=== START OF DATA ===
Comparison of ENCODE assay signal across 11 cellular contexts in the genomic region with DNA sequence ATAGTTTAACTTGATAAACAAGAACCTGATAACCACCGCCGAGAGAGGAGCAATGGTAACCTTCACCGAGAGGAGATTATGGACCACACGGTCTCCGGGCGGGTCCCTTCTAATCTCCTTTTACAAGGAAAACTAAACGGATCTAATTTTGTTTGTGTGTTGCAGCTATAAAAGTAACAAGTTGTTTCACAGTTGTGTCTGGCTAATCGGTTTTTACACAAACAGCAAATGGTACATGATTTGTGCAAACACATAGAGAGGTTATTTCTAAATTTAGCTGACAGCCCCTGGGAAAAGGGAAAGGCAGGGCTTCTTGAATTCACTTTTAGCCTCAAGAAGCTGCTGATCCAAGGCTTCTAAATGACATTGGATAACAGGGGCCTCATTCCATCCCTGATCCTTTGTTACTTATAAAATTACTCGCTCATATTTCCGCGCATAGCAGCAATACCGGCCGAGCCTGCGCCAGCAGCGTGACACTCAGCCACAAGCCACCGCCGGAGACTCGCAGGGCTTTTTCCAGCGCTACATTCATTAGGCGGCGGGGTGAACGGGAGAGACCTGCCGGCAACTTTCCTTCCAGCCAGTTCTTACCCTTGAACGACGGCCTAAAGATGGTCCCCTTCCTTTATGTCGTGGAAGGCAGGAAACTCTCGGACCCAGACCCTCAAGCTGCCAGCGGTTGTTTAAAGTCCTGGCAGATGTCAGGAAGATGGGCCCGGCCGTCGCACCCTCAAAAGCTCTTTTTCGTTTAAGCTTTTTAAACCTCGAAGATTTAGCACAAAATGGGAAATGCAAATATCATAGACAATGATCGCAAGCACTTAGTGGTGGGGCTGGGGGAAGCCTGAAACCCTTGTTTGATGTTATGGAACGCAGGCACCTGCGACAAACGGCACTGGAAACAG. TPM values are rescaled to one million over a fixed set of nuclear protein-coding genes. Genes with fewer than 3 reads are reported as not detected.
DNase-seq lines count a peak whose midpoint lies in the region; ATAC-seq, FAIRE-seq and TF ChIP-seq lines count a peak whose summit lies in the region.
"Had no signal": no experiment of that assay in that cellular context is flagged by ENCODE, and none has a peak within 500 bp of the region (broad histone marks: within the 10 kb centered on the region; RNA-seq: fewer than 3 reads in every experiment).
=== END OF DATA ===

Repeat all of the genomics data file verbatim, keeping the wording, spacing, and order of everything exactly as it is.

Comparison of ENCODE assay signal across 11 cellular contexts in the genomic region with DNA sequence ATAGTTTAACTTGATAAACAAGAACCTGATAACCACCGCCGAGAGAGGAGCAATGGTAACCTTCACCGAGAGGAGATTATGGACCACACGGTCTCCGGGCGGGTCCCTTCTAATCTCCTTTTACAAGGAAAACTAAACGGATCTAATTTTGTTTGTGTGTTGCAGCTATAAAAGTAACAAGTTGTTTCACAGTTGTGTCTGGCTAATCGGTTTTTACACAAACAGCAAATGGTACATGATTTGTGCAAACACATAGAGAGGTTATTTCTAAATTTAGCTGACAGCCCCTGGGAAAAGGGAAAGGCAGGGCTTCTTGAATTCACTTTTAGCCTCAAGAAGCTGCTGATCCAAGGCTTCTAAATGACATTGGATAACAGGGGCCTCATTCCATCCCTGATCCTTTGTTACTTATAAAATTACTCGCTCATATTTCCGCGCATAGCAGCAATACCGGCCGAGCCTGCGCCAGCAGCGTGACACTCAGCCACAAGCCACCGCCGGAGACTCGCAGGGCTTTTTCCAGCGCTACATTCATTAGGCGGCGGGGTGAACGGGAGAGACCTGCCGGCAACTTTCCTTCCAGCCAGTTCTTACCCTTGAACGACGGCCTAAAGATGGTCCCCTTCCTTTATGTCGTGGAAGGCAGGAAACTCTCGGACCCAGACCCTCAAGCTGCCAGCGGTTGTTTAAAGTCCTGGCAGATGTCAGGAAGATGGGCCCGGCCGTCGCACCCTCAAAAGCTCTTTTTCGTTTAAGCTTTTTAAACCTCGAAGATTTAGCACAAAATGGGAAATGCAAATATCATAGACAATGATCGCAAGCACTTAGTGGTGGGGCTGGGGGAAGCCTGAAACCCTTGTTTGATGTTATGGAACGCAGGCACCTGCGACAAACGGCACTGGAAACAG. TPM values are rescaled to one million over a fixed set of nuclear protein-coding genes. Genes with fewer than 3 reads are reported as not detected.
DNase-seq lines count a peak whose midpoint lies in the region; ATAC-seq, FAIRE-seq and TF ChIP-seq lines count a peak whose summit lies in the region.
"Had no signal": no experiment of that assay in that cellular context is flagged by ENCODE, and none has a peak within 500 bp of the region (broad histone marks: within the 10 kb centered on the region; RNA-seq: fewer than 3 reads in every experiment).